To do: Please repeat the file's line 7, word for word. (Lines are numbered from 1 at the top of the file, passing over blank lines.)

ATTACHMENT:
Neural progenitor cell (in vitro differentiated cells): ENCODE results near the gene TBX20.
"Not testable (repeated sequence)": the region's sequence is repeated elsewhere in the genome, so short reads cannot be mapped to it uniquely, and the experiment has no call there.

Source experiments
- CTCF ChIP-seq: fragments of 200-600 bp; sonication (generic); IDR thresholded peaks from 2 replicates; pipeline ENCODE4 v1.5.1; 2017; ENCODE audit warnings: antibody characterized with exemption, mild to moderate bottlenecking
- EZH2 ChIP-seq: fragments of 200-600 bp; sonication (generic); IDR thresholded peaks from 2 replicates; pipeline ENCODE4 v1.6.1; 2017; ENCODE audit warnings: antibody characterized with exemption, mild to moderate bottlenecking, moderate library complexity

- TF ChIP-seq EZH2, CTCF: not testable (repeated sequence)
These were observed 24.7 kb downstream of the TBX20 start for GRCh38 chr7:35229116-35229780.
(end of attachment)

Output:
These were observed 24.7 kb downstream of the TBX20 start for GRCh38 chr7:35229116-35229780.